Ken Read looks ahead
It has taken me a long time to come to this conclusion: There is nothing you should be surprised about in ocean racing. Yesterday was no exception.
The day started off simply enough. Breeze filling from the northeast, and it was a great ride due south with 20-25 knots of wind and average speeds in the low 20s. Making tracks. Looking at the routing software and seeing only five days and some change left in the leg. Looking at Telefónica and trying to assess where and how we could get by them.
We were racing. Racing is great.
Then, in one brief moment, we started surviving.
I was on deck for a couple hours trimming the main for Kelvin and the new watch came on deck. Jono took the main, and Tony grabbed the wheel. The boat was ripping, we liked our spot and all was good. All morning it was reef, un-reef, reef again.
About 10 minutes after I got below, the watch on deck asked for a hand to reef again. Tom Addis had his foul weather gear on and said he would go up and help. Then, 3 minutes after the reef was in and we were off again, our world came crashing down around us.
The very last thing I thought of that day was we have to be careful of our mast. This boat and everything on it was built to push and we were pushing. Nothing out of hand, but we were certainly pushing.
We are trying to assess what happened to the mast and chances are it will be some little fitting that simply gave it up at the wrong time. It usually is. I hope for our sake it is as simple as that because our spare mast is identical and we have to find the weak link so we can be sure this doesn’t happen again.
Wake up racing, go to sleep 2,500 miles from where you need to be with a 15 foot stump for a mast and a storm jib and storm trysail lashed to it going 2.8 knots. Wondering when food will run out and how to use the limited amount of diesel fuel that is on board.
This is when you need friends and people that care for you.
In the modern days of communication I can call anyone in the world from the phone on the boat just as if I was in my car driving down Memorial Blvd in Newport, Rhode Island…just a tad more expensive.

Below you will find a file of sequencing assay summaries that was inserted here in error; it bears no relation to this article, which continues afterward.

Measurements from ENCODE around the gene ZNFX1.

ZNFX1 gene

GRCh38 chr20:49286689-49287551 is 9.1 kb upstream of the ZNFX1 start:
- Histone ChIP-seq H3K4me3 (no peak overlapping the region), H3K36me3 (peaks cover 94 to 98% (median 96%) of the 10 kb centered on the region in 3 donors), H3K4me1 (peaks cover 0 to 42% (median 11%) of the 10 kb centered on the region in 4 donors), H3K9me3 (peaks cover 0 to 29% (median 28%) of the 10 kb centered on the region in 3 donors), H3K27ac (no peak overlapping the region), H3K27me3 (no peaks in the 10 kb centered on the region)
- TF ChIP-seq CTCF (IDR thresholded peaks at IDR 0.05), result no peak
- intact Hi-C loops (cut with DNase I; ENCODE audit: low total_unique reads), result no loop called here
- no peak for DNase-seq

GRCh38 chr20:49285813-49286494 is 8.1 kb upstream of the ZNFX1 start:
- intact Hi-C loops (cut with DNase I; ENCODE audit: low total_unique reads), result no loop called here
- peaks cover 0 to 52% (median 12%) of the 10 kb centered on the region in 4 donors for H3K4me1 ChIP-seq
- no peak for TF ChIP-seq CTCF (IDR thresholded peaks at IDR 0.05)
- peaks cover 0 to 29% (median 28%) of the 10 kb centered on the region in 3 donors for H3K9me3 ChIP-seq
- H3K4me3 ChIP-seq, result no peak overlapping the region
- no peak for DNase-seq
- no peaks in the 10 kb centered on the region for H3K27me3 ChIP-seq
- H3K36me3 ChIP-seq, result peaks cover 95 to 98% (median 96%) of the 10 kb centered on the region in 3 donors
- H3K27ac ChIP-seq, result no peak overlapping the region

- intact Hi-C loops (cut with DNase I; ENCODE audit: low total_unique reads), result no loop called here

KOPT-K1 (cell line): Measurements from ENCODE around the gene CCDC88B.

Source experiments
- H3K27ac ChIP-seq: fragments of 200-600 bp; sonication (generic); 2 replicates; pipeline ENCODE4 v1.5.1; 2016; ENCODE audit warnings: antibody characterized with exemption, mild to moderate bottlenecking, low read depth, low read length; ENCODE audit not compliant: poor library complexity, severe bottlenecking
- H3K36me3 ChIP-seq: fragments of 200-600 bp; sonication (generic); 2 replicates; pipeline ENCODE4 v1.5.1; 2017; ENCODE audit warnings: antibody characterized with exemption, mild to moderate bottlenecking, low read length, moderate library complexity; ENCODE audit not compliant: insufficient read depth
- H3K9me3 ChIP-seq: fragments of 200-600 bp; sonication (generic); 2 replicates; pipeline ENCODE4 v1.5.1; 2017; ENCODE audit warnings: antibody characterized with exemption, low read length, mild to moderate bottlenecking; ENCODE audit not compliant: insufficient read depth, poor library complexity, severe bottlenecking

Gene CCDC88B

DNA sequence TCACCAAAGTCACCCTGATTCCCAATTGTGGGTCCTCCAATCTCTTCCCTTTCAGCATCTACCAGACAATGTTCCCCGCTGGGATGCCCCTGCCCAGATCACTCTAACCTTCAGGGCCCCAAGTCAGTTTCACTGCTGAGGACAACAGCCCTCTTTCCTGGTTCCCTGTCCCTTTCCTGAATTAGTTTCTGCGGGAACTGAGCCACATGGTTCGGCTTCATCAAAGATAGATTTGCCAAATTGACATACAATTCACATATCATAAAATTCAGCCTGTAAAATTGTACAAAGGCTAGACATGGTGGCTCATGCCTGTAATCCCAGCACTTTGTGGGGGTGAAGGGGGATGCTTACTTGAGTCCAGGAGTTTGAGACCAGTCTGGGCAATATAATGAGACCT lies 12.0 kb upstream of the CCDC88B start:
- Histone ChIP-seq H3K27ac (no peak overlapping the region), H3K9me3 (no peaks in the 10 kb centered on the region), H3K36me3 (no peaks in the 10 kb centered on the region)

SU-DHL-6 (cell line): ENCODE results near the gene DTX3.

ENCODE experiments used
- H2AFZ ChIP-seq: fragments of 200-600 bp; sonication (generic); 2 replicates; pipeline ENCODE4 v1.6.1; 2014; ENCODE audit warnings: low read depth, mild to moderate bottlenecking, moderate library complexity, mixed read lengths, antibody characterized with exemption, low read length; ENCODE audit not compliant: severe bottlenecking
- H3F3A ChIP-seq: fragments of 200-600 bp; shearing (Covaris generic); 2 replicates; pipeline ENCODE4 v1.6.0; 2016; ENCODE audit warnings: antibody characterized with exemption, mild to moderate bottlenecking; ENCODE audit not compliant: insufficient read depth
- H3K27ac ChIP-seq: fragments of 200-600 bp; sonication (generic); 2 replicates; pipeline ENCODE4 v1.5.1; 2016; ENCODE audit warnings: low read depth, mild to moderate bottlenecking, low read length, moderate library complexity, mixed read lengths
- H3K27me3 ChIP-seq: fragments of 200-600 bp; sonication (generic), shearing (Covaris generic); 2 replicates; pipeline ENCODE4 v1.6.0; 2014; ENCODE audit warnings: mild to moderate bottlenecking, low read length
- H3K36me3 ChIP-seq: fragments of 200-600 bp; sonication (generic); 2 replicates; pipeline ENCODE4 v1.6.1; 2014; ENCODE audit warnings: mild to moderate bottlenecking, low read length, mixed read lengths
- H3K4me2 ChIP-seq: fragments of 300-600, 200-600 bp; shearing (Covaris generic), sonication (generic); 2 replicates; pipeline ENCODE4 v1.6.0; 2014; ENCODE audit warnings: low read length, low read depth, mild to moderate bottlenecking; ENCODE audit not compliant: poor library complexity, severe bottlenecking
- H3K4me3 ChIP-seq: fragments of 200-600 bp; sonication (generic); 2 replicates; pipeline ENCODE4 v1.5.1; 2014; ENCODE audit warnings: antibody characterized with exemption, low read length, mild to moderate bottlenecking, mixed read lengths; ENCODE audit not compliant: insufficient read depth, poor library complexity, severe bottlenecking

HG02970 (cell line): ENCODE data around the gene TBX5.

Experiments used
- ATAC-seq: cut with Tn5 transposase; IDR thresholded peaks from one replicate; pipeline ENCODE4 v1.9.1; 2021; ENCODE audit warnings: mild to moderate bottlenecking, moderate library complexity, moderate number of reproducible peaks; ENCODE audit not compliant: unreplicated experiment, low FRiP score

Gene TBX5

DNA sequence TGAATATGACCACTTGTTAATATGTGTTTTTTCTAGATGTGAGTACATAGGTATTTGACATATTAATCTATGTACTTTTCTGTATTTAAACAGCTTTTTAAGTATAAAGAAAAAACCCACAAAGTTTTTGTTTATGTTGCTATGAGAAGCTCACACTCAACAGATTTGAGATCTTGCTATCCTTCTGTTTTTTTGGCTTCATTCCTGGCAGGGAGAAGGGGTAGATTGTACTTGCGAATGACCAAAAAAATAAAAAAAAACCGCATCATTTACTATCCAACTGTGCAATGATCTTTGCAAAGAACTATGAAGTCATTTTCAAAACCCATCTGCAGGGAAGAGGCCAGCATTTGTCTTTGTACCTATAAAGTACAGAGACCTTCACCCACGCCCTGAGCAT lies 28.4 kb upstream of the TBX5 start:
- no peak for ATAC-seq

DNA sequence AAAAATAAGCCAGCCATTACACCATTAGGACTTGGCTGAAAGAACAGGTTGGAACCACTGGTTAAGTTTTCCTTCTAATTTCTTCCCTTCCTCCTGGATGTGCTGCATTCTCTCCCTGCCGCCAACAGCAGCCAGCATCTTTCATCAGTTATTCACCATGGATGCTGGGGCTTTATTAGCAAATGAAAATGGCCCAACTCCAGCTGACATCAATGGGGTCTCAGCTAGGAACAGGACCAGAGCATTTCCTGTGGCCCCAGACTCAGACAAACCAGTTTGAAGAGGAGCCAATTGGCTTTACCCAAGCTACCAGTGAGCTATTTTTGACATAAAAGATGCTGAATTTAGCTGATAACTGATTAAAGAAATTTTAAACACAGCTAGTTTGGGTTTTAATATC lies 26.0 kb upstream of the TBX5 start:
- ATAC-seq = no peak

Calls to VOR headquarters sprung them into action. Calls to our sponsors and Kimo and the phenomenal shore team and they spring into action. Dozens of ideas being thrown around. Trying to think clearly because we are in the middle of freakin nowhere and I have 10 people who not only want to continue with this race and see this thing through, but they also want to eat at some point and have water to drink and be real human beings…and not drift toward South Africa with no hope of being there in the near future.
So this is where we are.
At approximately 18:00 GMT this evening, the ship Zim Monaco should arrive to our position to deliver 450 litres of diesel fuel. At the end of the day, we determined diesel is our lifeblood out here. With it, we can make water and make ground towards a given destination with our 15-foot stump. And that destination is…drum roll…the beautiful island of Tristan da Cuhna!
That’s right, Tristan Island. My daughter, Tory, sent me a fantastic e-mail telling me that Tristan has a population of 275 people and is literally a volcano sticking out of the middle of the Atlantic Ocean 6.5 miles wide. It is the closest point of land, which we can re-supply and rally around the next part of our plan. No airport, no other way to get to the Island except by boat.
From Tristan, we plan to have a ship meet us coming from Cape Town with its own crane that can center pick the boat up and place it on the ship on our cradle that our shore crew will have in place upon arrival.
Oh, and the harbor is too shallow to get into in Tristan. We will have to do this in the ocean.
On the ship will be our shore team with a 20-foot container full of tools and equipment and all of us, and we will spend the next four-plus days of transport to Cape Town putting the pieces of Humpty Dumpty back together again.
The spare mast is being flown in from the U.S. as we speak and will meet us in Cape Town. We will need to get the boat in the water as soon as we get to Cape Town to tune the rig properly in time to do the In-Port race and next leg to Abu Dhabi.
What could go wrong?
Well, without the people in the Volvo Ocean Race office and our internal folks and the Rio Maritime Rescue Authority and the radio operator in Tristan and Antonio Bertone [PUMA CMO] and Håkan Svensson [BERG CEO] and Captain Borys from the Zim Monaco, etc, etc, there is no way that any of the above crazy scenario would even be remotely possible.
Will it go exactly as planned? For sure no way.
Will it happen? Hell, why not.
So, between Amory and myself, we will report on progress. And, Amo will certainly have his camera tuned to this crazy action. Stay tuned and don’t be surprised if the big cat is back on the line in Cape Town. That is what is keeping the crew on this boat sane right now. Hope.
And, the realization that you never know what tomorrow may bring.